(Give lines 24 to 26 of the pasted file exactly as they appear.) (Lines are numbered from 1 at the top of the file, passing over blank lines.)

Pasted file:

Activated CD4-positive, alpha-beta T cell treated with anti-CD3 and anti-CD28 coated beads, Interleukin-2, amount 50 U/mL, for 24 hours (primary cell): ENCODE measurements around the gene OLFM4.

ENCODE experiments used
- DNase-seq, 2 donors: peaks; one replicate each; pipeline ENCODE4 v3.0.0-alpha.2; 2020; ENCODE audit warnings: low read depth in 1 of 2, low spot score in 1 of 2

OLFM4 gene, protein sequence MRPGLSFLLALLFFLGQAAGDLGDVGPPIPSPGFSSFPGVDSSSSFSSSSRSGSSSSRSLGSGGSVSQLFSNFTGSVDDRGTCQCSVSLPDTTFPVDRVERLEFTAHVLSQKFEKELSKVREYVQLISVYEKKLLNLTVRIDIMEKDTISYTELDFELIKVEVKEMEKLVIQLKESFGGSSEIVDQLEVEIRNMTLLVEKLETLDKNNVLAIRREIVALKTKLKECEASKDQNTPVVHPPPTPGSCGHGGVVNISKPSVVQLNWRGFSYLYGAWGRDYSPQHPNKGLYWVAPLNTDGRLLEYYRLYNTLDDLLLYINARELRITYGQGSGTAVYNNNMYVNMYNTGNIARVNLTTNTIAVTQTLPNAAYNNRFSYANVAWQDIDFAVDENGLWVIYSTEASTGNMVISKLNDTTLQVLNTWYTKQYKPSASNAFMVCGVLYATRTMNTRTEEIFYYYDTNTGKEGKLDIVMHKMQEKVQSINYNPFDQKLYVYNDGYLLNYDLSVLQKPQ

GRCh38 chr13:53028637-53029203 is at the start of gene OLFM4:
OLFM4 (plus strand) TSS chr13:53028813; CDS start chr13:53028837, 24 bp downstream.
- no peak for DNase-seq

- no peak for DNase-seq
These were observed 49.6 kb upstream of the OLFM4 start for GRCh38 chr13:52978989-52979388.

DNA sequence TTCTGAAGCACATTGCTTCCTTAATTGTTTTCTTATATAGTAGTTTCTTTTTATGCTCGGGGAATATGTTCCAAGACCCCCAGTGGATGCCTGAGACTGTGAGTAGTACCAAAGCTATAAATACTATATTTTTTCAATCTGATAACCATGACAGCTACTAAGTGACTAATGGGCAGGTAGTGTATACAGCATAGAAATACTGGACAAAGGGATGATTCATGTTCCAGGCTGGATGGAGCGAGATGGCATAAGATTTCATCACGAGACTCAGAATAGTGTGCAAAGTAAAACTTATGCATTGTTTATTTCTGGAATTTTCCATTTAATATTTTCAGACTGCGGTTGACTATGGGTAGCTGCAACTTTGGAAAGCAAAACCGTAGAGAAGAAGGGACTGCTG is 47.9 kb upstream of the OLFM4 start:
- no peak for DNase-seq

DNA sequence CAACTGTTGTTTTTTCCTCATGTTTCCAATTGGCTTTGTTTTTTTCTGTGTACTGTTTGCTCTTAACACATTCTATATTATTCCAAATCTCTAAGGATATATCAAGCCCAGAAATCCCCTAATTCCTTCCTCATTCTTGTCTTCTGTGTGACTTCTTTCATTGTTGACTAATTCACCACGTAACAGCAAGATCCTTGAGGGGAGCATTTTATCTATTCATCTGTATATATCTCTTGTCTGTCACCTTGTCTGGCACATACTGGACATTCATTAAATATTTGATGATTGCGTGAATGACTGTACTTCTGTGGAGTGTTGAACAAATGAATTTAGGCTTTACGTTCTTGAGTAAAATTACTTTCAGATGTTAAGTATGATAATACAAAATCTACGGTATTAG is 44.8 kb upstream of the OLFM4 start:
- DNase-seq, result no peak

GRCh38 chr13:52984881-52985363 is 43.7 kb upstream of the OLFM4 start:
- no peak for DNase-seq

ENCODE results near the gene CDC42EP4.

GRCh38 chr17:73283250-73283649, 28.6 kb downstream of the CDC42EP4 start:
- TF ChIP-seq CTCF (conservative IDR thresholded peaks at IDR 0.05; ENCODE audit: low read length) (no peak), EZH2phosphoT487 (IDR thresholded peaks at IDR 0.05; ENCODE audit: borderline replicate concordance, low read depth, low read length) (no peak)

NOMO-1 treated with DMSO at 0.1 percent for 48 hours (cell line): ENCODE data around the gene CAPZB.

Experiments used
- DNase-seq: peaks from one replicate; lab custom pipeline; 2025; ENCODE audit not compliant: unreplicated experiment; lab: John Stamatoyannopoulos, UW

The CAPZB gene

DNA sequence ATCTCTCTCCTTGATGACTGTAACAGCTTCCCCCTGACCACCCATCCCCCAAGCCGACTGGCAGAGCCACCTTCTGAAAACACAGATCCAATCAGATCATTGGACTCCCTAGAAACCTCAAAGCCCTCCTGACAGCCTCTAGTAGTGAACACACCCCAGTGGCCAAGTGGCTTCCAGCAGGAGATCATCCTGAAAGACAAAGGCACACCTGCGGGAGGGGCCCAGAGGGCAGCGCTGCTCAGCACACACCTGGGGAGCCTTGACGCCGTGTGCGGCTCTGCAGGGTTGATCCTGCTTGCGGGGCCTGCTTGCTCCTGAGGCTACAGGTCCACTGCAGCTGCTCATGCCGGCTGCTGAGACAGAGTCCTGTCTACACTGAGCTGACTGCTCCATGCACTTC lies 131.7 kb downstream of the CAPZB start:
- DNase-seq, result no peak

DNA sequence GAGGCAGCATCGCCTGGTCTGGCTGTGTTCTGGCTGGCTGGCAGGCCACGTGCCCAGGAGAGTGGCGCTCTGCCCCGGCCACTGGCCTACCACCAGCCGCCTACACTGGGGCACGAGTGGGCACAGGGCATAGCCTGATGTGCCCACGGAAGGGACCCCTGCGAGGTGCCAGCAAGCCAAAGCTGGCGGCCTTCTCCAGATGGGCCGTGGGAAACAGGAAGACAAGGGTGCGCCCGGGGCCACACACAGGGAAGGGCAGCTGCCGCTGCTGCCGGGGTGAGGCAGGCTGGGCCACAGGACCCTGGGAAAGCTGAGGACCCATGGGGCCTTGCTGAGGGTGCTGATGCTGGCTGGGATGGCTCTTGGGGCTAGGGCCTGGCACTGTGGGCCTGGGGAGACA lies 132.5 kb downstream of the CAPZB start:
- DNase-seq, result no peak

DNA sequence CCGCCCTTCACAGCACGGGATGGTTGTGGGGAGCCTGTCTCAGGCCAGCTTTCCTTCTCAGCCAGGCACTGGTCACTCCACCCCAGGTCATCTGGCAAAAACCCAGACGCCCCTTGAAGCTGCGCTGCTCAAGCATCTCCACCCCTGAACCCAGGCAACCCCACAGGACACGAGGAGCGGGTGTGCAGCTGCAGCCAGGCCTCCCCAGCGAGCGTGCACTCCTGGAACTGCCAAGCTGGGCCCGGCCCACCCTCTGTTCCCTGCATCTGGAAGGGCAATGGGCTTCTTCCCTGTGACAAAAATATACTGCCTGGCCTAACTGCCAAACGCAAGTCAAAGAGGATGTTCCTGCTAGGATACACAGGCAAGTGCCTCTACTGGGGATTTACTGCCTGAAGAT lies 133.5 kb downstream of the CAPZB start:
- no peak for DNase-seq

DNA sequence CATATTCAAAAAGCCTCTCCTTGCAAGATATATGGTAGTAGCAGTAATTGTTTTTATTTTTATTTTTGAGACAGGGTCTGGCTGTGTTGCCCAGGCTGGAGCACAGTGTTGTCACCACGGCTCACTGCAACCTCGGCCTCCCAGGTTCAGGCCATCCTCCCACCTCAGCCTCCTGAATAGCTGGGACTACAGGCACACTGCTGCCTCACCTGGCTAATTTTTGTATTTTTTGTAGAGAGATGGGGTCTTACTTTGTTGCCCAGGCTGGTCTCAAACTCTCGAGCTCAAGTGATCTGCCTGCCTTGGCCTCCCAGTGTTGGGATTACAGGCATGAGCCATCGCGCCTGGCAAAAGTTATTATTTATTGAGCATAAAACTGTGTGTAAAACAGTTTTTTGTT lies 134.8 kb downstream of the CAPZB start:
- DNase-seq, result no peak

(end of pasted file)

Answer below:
- DNase-seq, result no peak

DNA sequence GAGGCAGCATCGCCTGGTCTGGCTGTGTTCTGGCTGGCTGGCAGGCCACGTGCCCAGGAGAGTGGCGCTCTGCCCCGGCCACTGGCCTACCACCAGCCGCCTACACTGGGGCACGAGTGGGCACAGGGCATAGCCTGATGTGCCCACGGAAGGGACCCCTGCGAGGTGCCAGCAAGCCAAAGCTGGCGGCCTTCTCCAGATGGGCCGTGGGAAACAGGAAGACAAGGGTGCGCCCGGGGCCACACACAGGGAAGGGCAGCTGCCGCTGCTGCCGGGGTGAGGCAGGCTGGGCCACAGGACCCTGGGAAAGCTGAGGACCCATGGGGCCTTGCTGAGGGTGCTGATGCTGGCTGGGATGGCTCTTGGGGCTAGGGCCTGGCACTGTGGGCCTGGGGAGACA lies 132.5 kb downstream of the CAPZB start:
- DNase-seq, result no peak